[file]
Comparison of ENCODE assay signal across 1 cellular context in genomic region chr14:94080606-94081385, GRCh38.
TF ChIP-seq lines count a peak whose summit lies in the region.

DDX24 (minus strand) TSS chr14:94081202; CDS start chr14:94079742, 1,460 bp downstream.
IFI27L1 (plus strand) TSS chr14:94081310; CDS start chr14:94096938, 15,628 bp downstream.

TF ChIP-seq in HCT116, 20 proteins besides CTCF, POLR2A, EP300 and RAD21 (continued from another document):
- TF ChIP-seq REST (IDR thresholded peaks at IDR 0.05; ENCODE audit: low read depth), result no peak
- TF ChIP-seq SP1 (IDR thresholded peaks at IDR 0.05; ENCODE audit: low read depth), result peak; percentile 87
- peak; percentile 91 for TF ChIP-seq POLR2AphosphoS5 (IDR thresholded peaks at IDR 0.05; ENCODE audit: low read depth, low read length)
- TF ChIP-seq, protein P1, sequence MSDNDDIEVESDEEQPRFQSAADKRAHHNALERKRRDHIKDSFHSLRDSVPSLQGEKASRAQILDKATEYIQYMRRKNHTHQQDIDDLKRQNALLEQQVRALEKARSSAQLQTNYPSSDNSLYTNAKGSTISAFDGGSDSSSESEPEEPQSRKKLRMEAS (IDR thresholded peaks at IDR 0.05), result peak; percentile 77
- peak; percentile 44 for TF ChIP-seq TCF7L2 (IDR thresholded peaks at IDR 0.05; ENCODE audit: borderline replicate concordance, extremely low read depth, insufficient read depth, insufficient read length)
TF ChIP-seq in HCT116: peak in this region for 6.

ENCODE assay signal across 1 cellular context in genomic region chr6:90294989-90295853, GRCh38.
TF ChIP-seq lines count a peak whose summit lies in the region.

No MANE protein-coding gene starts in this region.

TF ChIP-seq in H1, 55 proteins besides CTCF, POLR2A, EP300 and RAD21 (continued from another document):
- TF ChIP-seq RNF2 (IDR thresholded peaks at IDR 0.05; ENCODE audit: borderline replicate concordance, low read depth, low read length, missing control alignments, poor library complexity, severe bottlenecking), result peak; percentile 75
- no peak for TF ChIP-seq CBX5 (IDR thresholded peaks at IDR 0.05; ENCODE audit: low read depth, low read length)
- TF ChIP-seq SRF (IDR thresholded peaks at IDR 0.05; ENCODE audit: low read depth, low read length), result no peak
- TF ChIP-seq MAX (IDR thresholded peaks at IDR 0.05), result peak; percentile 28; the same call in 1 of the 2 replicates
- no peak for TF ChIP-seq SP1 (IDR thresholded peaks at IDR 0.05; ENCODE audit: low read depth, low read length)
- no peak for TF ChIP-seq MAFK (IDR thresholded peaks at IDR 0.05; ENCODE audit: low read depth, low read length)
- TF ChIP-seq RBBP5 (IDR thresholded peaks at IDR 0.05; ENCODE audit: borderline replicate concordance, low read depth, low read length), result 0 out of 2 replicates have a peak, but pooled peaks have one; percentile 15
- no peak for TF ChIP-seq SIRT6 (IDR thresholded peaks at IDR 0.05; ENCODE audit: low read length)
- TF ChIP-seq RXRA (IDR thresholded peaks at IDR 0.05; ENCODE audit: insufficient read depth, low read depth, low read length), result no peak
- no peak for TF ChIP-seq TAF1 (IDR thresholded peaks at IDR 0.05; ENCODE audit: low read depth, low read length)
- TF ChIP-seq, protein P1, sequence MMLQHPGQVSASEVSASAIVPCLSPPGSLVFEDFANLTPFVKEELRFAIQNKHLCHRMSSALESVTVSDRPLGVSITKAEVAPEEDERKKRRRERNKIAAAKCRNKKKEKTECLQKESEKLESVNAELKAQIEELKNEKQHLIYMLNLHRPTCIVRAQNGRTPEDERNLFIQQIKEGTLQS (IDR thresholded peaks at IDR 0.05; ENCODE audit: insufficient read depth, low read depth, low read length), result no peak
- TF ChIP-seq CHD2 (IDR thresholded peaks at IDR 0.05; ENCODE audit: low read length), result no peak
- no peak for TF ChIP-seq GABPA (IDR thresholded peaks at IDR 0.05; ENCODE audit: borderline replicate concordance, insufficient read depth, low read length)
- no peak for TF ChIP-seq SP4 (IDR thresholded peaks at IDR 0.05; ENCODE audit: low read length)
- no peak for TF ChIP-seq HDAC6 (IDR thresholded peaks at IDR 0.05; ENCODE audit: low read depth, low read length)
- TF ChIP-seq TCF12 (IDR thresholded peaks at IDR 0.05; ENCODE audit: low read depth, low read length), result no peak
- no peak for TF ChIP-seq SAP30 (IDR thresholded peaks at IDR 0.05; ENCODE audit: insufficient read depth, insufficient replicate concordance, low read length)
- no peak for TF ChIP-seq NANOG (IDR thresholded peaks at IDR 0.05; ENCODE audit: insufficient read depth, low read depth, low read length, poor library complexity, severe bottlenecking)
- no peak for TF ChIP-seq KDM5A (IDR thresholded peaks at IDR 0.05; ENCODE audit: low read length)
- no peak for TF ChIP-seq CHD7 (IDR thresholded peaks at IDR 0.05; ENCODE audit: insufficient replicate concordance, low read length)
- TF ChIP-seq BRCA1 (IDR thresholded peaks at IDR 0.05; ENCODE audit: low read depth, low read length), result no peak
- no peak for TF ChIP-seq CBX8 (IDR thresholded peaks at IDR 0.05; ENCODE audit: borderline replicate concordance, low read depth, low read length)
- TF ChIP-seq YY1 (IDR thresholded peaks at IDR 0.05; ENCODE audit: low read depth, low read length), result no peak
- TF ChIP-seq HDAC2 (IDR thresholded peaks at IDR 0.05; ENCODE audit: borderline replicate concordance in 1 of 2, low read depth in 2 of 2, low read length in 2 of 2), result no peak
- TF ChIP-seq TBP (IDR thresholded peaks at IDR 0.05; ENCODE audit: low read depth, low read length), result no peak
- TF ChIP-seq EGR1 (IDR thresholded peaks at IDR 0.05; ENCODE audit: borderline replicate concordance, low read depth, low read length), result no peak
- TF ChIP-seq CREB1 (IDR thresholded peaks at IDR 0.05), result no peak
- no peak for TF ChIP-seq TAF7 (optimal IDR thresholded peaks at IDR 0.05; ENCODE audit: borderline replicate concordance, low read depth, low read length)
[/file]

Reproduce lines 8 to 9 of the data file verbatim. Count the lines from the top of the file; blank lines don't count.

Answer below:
- peak; percentile 91 for TF ChIP-seq POLR2AphosphoS5 (IDR thresholded peaks at IDR 0.05; ENCODE audit: low read depth, low read length)
- TF ChIP-seq, protein P1, sequence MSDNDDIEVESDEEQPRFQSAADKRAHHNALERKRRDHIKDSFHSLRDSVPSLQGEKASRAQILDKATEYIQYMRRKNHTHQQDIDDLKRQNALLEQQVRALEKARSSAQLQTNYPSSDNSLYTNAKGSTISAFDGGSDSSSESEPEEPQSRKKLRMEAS (IDR thresholded peaks at IDR 0.05), result peak; percentile 77